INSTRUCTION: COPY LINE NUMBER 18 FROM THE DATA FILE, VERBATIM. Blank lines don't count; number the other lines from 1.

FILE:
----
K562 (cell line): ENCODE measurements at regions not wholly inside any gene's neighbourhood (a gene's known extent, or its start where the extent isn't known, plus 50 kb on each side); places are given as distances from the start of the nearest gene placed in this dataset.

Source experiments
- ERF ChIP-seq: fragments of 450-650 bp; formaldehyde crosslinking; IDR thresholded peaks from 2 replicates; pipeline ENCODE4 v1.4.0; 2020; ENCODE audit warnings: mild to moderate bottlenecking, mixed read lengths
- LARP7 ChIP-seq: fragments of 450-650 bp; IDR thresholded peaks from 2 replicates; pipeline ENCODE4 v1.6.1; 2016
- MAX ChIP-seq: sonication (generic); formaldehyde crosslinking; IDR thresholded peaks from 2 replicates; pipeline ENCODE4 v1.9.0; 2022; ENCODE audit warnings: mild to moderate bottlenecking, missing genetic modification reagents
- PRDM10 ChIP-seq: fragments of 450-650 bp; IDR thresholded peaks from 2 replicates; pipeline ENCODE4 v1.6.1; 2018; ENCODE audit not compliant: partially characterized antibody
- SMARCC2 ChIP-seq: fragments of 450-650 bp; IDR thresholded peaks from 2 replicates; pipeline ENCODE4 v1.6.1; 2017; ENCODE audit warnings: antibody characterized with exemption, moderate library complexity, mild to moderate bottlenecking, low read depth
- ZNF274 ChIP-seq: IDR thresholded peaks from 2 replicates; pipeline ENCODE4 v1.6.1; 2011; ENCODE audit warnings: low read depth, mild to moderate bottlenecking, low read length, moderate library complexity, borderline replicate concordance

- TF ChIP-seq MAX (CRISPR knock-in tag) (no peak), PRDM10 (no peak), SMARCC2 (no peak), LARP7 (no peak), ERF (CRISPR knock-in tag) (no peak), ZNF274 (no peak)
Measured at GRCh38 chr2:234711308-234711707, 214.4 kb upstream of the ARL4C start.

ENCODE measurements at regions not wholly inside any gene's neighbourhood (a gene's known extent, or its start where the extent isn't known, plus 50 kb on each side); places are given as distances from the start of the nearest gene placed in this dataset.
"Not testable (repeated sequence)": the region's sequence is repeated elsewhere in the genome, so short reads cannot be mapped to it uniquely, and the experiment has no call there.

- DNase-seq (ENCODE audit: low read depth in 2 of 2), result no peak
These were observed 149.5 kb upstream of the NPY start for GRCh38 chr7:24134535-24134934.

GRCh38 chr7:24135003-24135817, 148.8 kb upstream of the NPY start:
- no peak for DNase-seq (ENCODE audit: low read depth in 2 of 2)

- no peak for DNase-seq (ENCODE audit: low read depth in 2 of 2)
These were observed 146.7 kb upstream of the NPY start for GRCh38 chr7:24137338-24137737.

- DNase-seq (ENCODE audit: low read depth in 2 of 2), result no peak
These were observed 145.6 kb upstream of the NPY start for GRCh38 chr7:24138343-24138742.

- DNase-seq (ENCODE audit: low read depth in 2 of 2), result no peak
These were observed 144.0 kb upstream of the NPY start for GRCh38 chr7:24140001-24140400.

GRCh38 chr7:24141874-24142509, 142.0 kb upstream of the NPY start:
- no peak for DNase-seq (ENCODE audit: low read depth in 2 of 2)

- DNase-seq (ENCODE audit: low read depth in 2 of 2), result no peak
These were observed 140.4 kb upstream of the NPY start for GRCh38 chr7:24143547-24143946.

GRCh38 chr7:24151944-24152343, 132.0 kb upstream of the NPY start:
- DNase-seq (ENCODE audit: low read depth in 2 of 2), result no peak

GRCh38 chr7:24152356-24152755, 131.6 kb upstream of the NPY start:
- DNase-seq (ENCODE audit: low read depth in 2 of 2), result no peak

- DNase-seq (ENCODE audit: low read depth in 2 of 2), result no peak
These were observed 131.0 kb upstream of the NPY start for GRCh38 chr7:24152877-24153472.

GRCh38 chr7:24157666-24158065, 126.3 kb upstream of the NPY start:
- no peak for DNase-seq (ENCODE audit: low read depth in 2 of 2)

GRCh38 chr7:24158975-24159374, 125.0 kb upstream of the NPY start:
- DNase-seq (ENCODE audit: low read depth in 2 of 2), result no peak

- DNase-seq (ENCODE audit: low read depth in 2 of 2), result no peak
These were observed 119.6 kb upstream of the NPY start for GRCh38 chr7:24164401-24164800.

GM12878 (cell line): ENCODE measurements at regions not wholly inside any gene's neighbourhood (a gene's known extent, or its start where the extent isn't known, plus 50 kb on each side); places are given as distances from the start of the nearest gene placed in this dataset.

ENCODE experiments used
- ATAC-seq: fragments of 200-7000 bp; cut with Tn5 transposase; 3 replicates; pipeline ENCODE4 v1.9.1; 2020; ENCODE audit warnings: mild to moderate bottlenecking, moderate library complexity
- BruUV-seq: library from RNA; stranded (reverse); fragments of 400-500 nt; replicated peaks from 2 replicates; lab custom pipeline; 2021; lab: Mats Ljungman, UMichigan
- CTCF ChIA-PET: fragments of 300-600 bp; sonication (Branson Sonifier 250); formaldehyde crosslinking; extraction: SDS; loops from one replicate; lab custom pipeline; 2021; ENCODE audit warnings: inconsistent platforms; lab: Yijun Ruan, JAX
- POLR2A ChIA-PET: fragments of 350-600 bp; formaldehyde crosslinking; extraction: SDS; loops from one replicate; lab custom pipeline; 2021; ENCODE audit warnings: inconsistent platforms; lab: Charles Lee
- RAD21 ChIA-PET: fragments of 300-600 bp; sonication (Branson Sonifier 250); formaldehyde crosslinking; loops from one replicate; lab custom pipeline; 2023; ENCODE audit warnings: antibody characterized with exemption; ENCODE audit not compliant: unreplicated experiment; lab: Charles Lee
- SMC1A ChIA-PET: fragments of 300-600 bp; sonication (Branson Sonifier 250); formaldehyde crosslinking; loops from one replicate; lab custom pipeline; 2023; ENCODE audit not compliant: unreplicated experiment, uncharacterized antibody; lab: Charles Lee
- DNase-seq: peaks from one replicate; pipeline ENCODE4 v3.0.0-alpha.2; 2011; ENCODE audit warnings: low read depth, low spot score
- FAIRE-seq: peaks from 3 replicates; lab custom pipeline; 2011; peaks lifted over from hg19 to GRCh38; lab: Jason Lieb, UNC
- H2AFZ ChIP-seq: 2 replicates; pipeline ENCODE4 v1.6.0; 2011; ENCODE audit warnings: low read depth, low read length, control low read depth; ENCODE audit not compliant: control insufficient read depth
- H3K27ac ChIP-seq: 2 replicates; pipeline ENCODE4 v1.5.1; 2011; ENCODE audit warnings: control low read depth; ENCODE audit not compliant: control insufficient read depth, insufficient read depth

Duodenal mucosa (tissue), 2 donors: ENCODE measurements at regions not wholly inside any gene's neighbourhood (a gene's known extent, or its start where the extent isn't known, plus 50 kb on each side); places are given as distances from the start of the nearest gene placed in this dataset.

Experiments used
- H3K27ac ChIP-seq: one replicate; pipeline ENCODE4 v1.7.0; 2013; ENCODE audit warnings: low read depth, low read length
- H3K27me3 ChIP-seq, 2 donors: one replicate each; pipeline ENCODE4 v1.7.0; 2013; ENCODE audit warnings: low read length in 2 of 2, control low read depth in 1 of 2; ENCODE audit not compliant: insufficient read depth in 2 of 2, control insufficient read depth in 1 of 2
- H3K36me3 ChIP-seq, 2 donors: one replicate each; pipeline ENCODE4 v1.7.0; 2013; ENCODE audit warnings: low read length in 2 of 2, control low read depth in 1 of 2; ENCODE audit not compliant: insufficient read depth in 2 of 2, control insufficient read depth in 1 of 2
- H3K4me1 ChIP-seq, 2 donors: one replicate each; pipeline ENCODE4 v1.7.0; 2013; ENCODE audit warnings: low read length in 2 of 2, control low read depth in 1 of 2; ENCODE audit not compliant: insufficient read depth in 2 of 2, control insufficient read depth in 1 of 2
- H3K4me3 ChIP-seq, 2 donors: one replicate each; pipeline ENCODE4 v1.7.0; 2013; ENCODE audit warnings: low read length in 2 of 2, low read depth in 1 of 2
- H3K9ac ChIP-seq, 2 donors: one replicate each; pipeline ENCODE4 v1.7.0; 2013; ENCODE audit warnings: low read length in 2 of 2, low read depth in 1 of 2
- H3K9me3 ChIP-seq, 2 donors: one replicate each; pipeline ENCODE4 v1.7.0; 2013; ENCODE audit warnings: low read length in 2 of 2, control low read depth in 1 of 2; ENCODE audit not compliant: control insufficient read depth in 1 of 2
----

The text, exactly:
These were observed 146.7 kb upstream of the NPY start for GRCh38 chr7:24137338-24137737.